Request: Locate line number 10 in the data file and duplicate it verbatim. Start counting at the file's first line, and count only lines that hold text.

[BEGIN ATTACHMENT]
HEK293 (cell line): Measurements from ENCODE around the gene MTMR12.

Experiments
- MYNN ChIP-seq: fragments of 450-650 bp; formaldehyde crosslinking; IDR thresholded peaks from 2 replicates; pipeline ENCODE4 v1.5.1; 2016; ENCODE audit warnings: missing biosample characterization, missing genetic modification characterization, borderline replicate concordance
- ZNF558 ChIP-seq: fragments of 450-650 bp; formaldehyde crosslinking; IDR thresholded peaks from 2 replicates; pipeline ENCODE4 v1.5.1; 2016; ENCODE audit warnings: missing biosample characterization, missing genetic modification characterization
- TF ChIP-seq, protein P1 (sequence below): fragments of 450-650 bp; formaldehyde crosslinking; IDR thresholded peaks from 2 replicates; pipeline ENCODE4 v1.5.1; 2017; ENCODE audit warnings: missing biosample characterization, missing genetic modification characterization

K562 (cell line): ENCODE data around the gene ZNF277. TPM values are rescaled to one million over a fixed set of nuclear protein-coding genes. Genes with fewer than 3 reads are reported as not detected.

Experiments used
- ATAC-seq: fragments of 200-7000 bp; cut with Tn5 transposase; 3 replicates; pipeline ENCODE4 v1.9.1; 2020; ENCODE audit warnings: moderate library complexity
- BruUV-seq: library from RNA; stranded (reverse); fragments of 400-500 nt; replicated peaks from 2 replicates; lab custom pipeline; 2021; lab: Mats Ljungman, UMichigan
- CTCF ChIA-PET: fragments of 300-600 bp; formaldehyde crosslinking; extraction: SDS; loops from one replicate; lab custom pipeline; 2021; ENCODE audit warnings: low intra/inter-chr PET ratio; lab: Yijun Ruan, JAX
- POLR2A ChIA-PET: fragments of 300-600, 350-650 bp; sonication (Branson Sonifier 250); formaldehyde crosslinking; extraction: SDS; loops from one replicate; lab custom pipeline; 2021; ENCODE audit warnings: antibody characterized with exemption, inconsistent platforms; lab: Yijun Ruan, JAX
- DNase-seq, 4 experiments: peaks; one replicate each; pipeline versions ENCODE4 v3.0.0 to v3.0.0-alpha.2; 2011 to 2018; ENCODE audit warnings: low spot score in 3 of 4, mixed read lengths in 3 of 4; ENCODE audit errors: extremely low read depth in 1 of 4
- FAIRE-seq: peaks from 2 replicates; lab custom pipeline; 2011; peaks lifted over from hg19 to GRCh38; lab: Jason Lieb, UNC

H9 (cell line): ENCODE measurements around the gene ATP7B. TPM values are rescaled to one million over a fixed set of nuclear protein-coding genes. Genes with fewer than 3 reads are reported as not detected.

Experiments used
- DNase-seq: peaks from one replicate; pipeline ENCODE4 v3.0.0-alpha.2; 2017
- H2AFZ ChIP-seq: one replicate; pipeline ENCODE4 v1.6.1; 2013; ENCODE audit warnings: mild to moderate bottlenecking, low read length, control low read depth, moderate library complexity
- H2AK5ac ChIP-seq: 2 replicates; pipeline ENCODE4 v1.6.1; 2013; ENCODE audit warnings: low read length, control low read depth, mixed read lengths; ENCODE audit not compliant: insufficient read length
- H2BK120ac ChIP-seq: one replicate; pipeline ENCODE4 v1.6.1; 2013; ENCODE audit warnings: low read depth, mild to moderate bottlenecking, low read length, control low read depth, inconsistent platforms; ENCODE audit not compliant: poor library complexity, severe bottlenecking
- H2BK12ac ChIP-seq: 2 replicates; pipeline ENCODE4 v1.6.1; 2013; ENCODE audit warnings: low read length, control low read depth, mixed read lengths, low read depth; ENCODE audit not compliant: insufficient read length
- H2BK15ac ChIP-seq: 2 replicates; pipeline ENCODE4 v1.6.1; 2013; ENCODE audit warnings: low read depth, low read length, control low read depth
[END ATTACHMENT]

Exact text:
- CTCF ChIA-PET: fragments of 300-600 bp; formaldehyde crosslinking; extraction: SDS; loops from one replicate; lab custom pipeline; 2021; ENCODE audit warnings: low intra/inter-chr PET ratio; lab: Yijun Ruan, JAX